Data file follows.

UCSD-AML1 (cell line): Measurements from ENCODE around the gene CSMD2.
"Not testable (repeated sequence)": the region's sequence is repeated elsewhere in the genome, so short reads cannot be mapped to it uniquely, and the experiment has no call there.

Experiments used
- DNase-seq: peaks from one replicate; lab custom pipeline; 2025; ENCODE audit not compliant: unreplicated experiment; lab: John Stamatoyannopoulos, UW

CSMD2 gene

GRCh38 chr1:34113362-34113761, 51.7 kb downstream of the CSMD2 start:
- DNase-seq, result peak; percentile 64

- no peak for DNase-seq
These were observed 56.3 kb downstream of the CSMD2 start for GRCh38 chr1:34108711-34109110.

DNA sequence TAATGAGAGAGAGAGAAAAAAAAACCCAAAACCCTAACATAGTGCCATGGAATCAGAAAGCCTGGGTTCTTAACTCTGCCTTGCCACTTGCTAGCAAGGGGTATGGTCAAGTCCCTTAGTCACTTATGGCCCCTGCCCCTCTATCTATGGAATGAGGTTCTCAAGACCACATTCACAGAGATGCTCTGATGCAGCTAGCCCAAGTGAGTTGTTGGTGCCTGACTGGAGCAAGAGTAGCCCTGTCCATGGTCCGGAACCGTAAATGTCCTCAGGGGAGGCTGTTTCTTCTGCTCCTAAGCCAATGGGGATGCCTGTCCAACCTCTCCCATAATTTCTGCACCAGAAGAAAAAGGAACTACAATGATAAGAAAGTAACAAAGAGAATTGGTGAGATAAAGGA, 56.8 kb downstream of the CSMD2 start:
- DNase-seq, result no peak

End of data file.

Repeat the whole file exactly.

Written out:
UCSD-AML1 (cell line): Measurements from ENCODE around the gene CSMD2.
"Not testable (repeated sequence)": the region's sequence is repeated elsewhere in the genome, so short reads cannot be mapped to it uniquely, and the experiment has no call there.

Experiments used
- DNase-seq: peaks from one replicate; lab custom pipeline; 2025; ENCODE audit not compliant: unreplicated experiment; lab: John Stamatoyannopoulos, UW

CSMD2 gene

GRCh38 chr1:34113362-34113761, 51.7 kb downstream of the CSMD2 start:
- DNase-seq, result peak; percentile 64

- no peak for DNase-seq
These were observed 56.3 kb downstream of the CSMD2 start for GRCh38 chr1:34108711-34109110.

DNA sequence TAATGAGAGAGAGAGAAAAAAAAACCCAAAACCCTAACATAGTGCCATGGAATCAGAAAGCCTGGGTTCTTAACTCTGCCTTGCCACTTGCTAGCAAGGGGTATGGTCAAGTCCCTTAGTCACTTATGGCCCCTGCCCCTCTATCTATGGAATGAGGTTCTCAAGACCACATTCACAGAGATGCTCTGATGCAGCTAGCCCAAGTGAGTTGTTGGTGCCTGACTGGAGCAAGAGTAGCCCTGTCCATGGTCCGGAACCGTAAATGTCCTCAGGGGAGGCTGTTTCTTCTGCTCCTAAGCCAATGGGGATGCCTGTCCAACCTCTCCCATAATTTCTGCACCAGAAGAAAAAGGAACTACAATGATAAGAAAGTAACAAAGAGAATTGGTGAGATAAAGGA, 56.8 kb downstream of the CSMD2 start:
- DNase-seq, result no peak